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Action at Badama Post (Hardback)

The Third Afghan War, 1919

Military > By Century > 20th Century Military > Regimental History World History > Asia

By Paul Macro
Imprint: Casemate Publishers
Pages: 272
Illustrations: 30–50 images, 5 maps
ISBN: 9781612007595
Published: 14th June 2019

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The 3rd Afghan War in 1919 was the only time that the Afghans invaded British India during Britain’s long history of conflict in Afghanistan and along the North-West Frontier. It was a campaign that cost the lives of well over 1,000 British and Indian troops.

This is the story of an unknown action of this little-known war, an aircraft crash and rescue. An aircraft of 20 Sqn RAF was lost, whilst investigating a gathering of tribesman. The crew were rescued and the majority of the aircraft was recovered by members of the Kurram Militia and 22 Battery Motor Machine Gun Service. It was an all-arms action – the lives of 2 airmen were saved at the cost of an Indian Militiaman and an unknown number of Afghan tribesmen. Above all it is an action which typifies the experience of a virtually unknown group of soldiers, 22 Battery of the Motor Machine Gun Service. They had volunteered to serve as Motor Machine Gunners in France, had been through an intense and very competitive selection process, frequently expending considerable sums of their own money just to attend selection interviews, and had suddenly found themselves despatched half way round the globe to the heat, dust, snows and monsoons of India and the North-West Frontier.

 

This book looks at the background to the conflict, the Kurram Militia, the history of the squadron and the lives of the key players. Whilst this was not the only action the 22 Battery of the Motor Machine Gun Service fought during the 3rd Afghan War, this one was recorded in the account of A/Sjt Ernest ‘Bill’ Macro, who was in charge of the section of 22 Battery despatched to Badama Post in late July 1919. This is his story, and the stories of the other men for whom the climax of their experience in the 3rd Afghan War came during the action at Badama Post.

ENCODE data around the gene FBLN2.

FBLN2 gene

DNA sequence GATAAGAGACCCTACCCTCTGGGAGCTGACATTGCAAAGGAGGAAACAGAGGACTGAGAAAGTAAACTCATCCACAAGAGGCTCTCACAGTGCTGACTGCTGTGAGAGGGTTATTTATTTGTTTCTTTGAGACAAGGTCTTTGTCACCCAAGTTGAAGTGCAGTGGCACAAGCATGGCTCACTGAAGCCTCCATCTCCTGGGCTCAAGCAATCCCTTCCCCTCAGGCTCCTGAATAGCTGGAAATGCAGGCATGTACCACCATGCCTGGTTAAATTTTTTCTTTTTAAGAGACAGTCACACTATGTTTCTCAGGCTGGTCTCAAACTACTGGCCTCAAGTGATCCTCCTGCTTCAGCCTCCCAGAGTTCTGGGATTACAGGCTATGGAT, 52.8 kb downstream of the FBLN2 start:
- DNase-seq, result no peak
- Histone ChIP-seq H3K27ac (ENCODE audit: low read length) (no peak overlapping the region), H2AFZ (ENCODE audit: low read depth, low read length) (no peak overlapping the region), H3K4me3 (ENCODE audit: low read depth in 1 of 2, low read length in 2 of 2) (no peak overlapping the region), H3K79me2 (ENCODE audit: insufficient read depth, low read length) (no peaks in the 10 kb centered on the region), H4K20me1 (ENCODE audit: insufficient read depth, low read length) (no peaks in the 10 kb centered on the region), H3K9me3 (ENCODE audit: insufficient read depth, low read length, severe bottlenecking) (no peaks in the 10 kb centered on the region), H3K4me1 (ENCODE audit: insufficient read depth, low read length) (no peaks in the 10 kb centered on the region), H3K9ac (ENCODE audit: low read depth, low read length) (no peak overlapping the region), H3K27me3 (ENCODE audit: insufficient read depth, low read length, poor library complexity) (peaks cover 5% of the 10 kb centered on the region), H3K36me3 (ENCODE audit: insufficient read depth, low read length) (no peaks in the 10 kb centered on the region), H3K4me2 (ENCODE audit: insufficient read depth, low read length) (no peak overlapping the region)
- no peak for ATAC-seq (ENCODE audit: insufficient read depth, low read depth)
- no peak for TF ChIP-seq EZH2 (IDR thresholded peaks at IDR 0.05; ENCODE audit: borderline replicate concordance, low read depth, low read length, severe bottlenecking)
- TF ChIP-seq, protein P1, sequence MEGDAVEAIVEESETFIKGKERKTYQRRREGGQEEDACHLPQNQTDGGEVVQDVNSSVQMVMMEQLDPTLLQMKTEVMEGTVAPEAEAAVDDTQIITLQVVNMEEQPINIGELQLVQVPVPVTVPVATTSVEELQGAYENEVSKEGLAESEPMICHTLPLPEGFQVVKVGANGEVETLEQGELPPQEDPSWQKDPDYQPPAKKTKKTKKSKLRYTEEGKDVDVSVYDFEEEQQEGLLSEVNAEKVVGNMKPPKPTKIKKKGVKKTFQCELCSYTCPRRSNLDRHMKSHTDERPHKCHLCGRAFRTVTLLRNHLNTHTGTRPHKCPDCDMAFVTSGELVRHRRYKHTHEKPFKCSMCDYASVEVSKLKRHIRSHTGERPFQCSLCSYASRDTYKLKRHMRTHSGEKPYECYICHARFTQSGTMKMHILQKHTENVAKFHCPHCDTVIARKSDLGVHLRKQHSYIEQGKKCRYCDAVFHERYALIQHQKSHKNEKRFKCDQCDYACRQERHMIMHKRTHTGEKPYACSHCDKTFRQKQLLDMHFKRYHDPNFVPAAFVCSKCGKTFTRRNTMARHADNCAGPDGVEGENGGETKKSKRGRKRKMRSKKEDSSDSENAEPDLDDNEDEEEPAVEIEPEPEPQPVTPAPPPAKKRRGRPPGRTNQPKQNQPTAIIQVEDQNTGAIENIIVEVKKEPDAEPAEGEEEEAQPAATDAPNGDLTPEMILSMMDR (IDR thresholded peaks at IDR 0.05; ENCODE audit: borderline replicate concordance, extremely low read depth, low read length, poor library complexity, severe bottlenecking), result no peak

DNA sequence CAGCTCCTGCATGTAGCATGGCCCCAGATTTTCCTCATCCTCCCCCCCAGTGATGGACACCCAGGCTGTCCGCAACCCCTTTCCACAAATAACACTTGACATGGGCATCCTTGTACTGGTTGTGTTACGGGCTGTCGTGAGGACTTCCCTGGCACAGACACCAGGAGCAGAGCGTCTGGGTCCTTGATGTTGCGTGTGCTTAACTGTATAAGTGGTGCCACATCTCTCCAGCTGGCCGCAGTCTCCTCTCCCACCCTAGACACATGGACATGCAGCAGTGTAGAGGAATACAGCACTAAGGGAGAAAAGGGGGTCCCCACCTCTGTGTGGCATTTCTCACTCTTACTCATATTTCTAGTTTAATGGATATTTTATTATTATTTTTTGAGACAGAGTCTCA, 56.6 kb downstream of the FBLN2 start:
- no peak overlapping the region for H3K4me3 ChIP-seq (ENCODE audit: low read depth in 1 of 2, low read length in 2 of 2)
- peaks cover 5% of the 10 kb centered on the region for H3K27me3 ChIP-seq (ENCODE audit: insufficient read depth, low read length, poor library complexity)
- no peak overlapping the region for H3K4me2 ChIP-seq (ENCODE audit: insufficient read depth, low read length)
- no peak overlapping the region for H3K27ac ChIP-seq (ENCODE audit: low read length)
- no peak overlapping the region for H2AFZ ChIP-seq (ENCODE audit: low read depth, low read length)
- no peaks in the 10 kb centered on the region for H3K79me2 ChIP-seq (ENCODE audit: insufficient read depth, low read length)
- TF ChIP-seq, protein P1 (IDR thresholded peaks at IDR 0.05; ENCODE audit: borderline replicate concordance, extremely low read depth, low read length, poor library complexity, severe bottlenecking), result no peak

Action at Badama Post shines a light onto a previously unknown tactical action from the little known Third Afghan War. It brings that war to life through the eyes and experiences of the soldier on the ground and those flying above them. The narrative weaves together the lives of those who fought at Badama Post, describing both how they came to be there and what befell them afterwards. In doing so the reader is taken from the early days of motorcycling in the British Army, through the landings at V Beach in Gallipoli, to the skies over the Western Front and thence to the North West Frontier of India. Whilst not drawing direct comparisons, Action At Badama Post highlights that many of the challenges faced by today's soldiers have endured from the time of the Third Afghan War, whether of introducing new equipment and tactics, of operating over extended lines of communications or of conducting operations in areas where there is little constructive governance or rule of law. A tale of soldiers and soldiering, Action at Badama Post is highly recommended for anyone with an interest in the history of the British and Indian Armies, the Machine Gun Corps and the Motor Machine Gun Service, and of conflict on the North West Frontier of India. A very interesting read in deed.
Ian Barbour

Ian Barbour
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